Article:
In the fall of 2021, most California public schools returned to in-person learning after months of remote learning. This brought about additional challenges for our leaders, as their roles and responsibilities continued to evolve and expand over the course of the pandemic (Clifford & Coggshall, 2021). For example, principals found themselves in the position of bearing additional duties such as navigating public health mandates and implementing pandemic-related policies, exacerbating the job-related stress that they experience. In addition, recent research from The National Association of Secondary School Principals (NASSP; December, 2021) reported that the pandemic conditions have contributed to alarming rates of principals who are expecting to leave the profession. Specifically, NASSP found that 4 out of 10 surveyed principals reported that they plan to leave the profession in the next three years. To minimize the already high levels of turnover, burnout, and work-related fatigue experienced by our principals, it is critical to better understand the levels of stress and stressors experienced by our principals and examine which groups of principals are most vulnerable to burnout and what factors protect them from burnout. It is also important to examine how the levels of stress have changed or remained the same across the distinct phases of the COVID-19 pandemic, as each phase has elicited specific demands on our principals.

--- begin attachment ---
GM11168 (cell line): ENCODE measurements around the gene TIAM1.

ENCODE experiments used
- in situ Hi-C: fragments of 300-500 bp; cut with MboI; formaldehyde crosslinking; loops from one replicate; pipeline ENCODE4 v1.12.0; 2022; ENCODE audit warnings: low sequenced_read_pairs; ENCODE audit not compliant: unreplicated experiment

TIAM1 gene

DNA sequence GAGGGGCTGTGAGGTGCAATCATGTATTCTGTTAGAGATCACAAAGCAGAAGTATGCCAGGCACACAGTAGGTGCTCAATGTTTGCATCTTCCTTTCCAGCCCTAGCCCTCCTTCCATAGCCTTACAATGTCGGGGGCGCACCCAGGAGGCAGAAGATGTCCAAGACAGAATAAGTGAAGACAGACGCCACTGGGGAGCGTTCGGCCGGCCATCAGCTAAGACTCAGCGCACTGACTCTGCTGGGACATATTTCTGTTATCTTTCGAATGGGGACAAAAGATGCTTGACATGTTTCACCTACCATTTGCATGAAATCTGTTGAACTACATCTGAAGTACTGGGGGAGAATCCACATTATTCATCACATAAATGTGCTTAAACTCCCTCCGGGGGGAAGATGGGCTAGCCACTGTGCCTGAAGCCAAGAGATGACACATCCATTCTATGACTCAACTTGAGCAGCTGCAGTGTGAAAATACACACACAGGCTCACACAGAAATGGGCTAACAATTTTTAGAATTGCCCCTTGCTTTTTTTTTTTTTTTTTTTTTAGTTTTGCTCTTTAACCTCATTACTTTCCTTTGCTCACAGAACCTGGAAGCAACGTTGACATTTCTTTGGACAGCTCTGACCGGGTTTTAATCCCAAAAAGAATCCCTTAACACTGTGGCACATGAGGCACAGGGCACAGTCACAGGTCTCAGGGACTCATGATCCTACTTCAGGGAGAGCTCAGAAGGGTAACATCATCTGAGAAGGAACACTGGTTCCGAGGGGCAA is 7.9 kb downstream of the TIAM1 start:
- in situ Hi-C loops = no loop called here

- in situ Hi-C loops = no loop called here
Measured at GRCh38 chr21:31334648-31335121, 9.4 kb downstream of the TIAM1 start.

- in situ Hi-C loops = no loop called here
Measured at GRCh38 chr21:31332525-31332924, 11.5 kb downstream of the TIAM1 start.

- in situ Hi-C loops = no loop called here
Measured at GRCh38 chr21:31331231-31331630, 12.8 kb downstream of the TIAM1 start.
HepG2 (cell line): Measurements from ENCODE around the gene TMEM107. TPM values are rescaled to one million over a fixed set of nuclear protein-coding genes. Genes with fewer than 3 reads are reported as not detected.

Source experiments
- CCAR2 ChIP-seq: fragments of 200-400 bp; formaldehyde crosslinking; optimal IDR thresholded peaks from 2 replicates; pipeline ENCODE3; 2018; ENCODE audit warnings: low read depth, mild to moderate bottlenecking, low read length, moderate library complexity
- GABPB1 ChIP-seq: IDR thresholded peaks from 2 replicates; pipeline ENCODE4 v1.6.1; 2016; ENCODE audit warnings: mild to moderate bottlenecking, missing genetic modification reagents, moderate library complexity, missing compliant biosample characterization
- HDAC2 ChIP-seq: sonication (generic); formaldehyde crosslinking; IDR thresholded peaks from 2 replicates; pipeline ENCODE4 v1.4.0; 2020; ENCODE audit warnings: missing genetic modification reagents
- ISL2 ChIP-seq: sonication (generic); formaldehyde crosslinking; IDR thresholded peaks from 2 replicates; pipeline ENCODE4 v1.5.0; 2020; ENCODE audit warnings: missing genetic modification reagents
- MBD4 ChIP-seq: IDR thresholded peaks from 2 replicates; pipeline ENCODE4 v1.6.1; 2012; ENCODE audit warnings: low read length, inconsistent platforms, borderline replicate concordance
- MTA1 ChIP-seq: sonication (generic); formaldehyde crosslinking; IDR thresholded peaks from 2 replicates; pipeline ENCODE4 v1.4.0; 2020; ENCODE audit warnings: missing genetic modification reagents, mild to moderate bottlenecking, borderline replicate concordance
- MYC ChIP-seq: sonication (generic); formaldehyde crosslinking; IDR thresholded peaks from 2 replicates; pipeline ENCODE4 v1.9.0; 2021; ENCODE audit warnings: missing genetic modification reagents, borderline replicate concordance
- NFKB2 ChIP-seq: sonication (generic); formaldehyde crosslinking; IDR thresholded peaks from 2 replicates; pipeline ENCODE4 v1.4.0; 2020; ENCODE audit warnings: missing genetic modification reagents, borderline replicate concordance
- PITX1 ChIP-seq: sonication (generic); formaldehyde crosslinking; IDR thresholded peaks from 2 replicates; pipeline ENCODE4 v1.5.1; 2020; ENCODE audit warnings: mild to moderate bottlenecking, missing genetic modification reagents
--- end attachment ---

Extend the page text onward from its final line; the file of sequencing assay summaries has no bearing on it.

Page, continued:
To address this research gap, our research team collected a second wave of the Principal Resilience survey in the fall of 2021—a time when principals were navigating the return to in-person learning. Open to all who served as K–12 school principals in California during the 2021–2022 school year, this survey was designed to identify significant stressors and examine the psychological factors that protect school leaders from burnout during the pandemic, including principal self-efficacy and district-efficacy, sense of connectedness to the school and district, professional support, and professional core values. The survey was distributed by 21CSLA as well as UC Berkeley and UCLA Leadership Programs to regional directors of 21CSLA and networks of Leadership program alumni during late fall of 2021. Specific to the current brief, we included longitudinal data of principals who completed both the first and second wave of our survey, to draw comparisons between the two phases of the pandemic. In addition, we also included open response data about how principals have found their resilience during the pandemic, in order to highlight the voices of our school leaders.